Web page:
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I have an array that I've build dynamically. It has many nested arrays because of the way it's built, but the depth is useless to me, so I organize it right afterwards. It could look like this:

Array
(
    [0] => Array
        (
            [0] => Array
                (
                    [0] => Array
                        (
                            [0] => Array
                                (
                                    [index] => -1
                                    [cost] => 0.189956571618
                                )
                        )         
                )
        )

    [1] => Array
        (
            [index] => -1
            [cost] => 2.18650011647
        )
)

I want to almost-flatten this array (i.e. access its data using $array[$i]['cost'] on all entries, regardless if they were nested deep before I processed them). So far I've been using SPL recursion, with something along these lines:

function flatten($array) {
    $return = array();
    $it = new RecursiveIteratorIterator(new ParentIterator(new RecursiveArrayIterator($array)), RecursiveIteratorIterator::SELF_FIRST);
    foreach($it as $value) {
        if(isset($value['cost'])) {
            $return[] = $value;
        }
    }
    return $return;
}

It works for the most part, but some of the values in the original array, which do have a 'cost' index in them, fail to be added to the new array because they are passed as nested arrays themselves, like so:

Array
(
    [0] => Array
        (
            [index] => -1
            [cost] => 0.189956571618
        )

    [1] => Array
        (
            [index] => -1
            [cost] => 2.18650011647
        )
)

...instead of just (which most of the time I get):

Array
        (
            [index] => -1
            [cost] => 0.189956571618
        )

I thought the whole point of using a RecursiveIterator was to go deep within the array and fetch the entries which don't have arrays within them (i.e. the 'values' I want). Am I using the wrong tools for this job? If so, what would be more appropriate to loop through an array for which I don't know the depth? If SPL is the way to go, what am I doing wrong?

Thanks in advance.

share|improve this question
    
What output are you expecting to get? –  Ed Heal Aug 19 '12 at 21:10
    
You can't have two keys of the same name, so if you have a bunch of nested values under the key 'cost', you'll lose all but one. Rather, what is your data structure and what result do you want? –  erisco Aug 19 '12 at 21:12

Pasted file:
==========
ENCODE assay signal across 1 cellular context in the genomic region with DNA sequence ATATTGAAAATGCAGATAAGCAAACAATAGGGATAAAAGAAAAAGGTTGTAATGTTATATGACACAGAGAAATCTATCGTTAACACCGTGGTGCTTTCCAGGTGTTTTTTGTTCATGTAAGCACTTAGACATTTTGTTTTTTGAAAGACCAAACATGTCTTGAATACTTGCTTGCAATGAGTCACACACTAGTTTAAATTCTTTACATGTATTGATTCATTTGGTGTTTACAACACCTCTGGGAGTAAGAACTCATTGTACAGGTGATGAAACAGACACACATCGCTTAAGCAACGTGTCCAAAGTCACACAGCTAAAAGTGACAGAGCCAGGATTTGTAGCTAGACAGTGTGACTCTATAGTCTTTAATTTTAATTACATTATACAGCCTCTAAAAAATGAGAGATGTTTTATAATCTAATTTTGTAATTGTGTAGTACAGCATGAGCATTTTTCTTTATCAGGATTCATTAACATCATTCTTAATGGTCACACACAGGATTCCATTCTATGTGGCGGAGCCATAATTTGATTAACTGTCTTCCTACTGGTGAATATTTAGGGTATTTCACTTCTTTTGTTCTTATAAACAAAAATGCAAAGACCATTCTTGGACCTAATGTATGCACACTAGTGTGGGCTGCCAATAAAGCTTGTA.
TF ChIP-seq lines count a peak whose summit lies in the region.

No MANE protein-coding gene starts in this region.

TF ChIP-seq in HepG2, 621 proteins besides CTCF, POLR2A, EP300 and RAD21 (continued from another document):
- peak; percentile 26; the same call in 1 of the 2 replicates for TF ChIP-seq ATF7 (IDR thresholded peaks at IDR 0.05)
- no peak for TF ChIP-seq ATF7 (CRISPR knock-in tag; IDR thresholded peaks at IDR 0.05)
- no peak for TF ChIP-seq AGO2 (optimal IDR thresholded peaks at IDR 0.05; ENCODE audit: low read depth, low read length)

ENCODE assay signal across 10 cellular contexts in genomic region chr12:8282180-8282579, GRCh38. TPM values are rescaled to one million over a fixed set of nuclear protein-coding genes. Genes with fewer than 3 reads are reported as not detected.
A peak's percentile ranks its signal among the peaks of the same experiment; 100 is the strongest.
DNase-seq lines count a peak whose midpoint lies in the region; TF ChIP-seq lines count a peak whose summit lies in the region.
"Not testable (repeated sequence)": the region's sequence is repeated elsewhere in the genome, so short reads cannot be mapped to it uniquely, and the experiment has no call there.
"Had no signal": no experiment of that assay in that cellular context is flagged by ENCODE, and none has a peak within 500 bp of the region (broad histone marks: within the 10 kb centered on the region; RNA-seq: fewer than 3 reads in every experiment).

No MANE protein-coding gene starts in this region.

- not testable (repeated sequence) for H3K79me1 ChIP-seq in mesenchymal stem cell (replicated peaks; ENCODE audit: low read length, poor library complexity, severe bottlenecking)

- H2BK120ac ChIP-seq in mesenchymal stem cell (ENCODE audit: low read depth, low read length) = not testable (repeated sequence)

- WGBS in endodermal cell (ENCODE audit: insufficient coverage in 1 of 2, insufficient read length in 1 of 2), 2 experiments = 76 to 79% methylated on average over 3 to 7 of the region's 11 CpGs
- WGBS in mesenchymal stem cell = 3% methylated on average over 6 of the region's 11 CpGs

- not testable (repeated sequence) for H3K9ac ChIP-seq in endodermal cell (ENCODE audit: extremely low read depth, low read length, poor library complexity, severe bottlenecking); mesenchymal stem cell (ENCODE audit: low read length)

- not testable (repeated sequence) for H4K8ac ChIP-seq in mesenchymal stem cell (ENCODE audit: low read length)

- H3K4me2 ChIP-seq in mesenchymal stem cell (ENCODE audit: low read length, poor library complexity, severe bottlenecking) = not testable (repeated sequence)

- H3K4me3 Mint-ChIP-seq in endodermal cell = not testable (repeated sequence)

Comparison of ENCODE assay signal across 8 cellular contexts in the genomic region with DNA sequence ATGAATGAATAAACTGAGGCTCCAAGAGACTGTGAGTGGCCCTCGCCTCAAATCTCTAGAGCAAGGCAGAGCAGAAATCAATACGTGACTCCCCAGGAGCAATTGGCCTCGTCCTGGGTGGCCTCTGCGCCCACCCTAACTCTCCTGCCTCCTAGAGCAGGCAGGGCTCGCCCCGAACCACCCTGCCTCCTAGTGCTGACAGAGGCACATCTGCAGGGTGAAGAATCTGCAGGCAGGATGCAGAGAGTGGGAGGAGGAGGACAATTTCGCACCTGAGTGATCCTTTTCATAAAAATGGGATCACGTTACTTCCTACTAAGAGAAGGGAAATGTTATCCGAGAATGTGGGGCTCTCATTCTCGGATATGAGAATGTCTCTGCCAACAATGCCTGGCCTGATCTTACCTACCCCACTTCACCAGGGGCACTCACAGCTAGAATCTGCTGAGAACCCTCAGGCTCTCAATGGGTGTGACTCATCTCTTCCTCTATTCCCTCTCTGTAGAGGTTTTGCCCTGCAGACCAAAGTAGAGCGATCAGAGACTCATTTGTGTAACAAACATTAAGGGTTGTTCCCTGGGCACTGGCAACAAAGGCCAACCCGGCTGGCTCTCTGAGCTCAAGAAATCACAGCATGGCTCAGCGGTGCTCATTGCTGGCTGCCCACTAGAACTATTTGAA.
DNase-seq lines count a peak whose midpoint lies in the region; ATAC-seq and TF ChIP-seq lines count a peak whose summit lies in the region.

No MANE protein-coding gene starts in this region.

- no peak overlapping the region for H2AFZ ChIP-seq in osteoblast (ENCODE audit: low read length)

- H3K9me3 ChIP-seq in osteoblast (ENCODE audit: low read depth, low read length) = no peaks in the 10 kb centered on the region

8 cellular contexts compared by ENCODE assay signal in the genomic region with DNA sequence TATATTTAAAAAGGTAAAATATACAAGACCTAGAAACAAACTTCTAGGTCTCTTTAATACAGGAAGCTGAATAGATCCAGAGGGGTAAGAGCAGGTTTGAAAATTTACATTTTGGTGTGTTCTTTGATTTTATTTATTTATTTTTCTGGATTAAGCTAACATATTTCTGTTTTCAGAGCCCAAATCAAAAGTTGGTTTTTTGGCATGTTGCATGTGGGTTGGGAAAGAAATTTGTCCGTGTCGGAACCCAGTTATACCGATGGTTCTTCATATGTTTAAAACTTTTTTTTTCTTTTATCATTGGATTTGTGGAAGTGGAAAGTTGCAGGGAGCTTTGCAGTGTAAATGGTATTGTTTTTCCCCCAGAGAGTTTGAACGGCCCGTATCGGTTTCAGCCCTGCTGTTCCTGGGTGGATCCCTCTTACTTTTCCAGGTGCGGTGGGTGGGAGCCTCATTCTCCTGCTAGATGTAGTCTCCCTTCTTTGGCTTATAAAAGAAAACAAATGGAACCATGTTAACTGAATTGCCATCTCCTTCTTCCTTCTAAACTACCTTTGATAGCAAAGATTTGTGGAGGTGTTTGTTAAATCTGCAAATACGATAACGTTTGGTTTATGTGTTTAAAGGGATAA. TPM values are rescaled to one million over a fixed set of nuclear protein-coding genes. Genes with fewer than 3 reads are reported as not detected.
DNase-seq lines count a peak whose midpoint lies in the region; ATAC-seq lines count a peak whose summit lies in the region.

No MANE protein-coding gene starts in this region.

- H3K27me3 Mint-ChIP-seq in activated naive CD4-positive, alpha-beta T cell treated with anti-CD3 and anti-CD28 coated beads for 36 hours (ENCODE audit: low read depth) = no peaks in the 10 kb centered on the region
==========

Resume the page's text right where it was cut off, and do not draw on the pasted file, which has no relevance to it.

I've added more info to the question, including an example of what the array might look like before flattening. –  tbuteler Aug 19 '12 at 21:22
    
@erisco: the final array would still have numerical keys, so I'm not overwriting each entry (see: $return[] = $value). I only want to remove the unlimited depth, and turn it into a simple, bi-dimensional array, regardless of how it looked before. –  tbuteler Aug 19 '12 at 21:27

1 Answer 1

you could use array_walk_recursive

EDIT

function flatten($array) {
    $return = array();
    array_walk_recursive($array, function($value, $key) use (&$return) {
        if(isset($value['cost']) $return[] = $value;
    });
    return $return;
}

on the SPL part EDIT long discussion in the chatroom, check OP's answer

share|improve this answer
    
I've tried it once before, but couldn't get it to do what I wanted for some reason. Anyway, I'd like to stick to the RecursiveIterators, if possible, and make it return what I expected it to return, or at least learn why it's not. –  tbuteler Aug 19 '12 at 21:24
    
@tbuteler check out the edit –  Valerij Aug 19 '12 at 21:31
    
I've changed the order of the iterator, but I get an error: "Catchable fatal error: Argument 1 passed to ParentIterator::__construct() must implement interface RecursiveIterator, instance of RecursiveIteratorIterator given..." –  tbuteler Aug 19 '12 at 21:33
    
@tbuteler oh yeah, forgot to move the argument –  Valerij Aug 19 '12 at 21:36
    
Hmmm... still get the same error, even after changing the argument's position. –  tbuteler Aug 19 '12 at 21:39

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